Psalms 61 Summary - The Cambridge Bible for Schools and Colleges
The author of this Psalm is far from Jerusalem. Though his prayers have in part been answered, and he can look forward to his return with confidence, he is still in dispiriting circumstances. He is either a king, or one closely connected with a king and deeply interested in his welfare. At first sight Psa 61:6-7 seem to favour the latter hypothesis; but inasmuch as the stress in these verses is upon the king’s office, not upon his personality, a king might appropriately speak of himself in the third person; and this view best explains the connexion of the verses.
The Psalm belongs therefore to the time of the monarchy; for there is no real ground for supposing that one of the Maccabaean princes, of whom Aristobulus I (b.c. 105) was the first to assume the title of king, is meant. If David was the author, it may best be referred to the time when he was at Mahanaim, after the collapse of Absalom’s rebellion, but before his recall to Jerusalem.
The hope of return to “God’s dwelling-place,” which finds such touching expression in this Psalm ( Psa 61:4), lay deep in his heart as he left the city (2Sa 15:25); Psa 61:3 may refer to the hairbreadth escapes of his earlier life; Psa 61:6-7 allude to the great promise of 2 Samuel 7; the phrase ‘God’s tent’ ( Psa 61:4) may naturally be connected with the tent which David pitched for the Ark. At any rate David’s situation gives point to the Psalm and helps to explain it.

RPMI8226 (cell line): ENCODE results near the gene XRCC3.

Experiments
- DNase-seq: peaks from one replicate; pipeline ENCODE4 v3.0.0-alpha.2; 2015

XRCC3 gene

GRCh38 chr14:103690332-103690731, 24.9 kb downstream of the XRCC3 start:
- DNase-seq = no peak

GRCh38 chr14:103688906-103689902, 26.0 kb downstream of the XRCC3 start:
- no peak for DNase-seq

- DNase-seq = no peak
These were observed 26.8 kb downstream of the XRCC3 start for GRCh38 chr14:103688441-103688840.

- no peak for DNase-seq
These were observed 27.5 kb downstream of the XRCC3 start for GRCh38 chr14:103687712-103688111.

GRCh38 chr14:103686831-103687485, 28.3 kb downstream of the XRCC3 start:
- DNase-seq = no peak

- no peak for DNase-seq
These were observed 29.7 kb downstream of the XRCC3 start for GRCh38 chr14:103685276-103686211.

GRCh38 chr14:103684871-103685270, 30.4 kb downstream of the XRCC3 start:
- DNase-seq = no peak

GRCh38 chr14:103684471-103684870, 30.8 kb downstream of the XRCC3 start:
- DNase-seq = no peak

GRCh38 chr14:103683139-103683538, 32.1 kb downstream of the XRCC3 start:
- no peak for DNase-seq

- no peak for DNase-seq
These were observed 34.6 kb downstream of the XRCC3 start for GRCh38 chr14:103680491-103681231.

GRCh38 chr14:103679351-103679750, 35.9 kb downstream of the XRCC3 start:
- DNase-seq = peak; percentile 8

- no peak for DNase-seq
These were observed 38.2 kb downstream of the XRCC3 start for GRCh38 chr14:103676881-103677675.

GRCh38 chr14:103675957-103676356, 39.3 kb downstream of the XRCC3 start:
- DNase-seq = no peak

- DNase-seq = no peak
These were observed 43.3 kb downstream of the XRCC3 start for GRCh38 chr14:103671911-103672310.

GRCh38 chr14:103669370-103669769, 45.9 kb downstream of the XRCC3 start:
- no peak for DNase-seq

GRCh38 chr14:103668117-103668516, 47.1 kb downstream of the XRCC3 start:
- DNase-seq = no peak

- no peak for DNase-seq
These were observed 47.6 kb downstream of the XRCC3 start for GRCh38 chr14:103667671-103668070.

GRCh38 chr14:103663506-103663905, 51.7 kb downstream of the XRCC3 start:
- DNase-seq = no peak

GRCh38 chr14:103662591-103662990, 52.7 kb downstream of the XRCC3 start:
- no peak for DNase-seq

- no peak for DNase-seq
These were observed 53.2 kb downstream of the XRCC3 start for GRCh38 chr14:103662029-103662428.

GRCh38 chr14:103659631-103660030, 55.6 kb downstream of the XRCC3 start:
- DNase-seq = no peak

The Psalm is best divided into two equal stanzas.
i. Prayer for support and restoration to God’s dwelling-place (Psa 61:1-4).
ii. He appeals to the experience of answered prayer and to the certainty of God’s promises to the king, and looks forward with confidence to a life of thanksgiving for God’s mercy (Psa 61:5-8).
The Psalm has affinities with Psalms 20, 21, 27, 42, 43, 63, and with Proverbs.
Upon Neginath in the title may mean On a stringed instrument (R.V.), or To the accompaniment of stringed music: or possibly, Set to the song of …, some word of definition being lost. See Introd. p. xxiv.
Consult other comments:
The Cambridge Bible for Schools and Colleges
The Cambridge Bible for Schools and Colleges is a biblical commentary set published in parts by Cambridge University Press from 1882 onwards. Anglican bishop John Perowne was the general editor. The first section published was written by theologian Thomas Kelly Cheyne and covered the Book of Micah.
Perowne exercised limited editorial control over the writers of individual commentaries: his aim was "to leave each contributor to the unfettered exercise of his own judgment".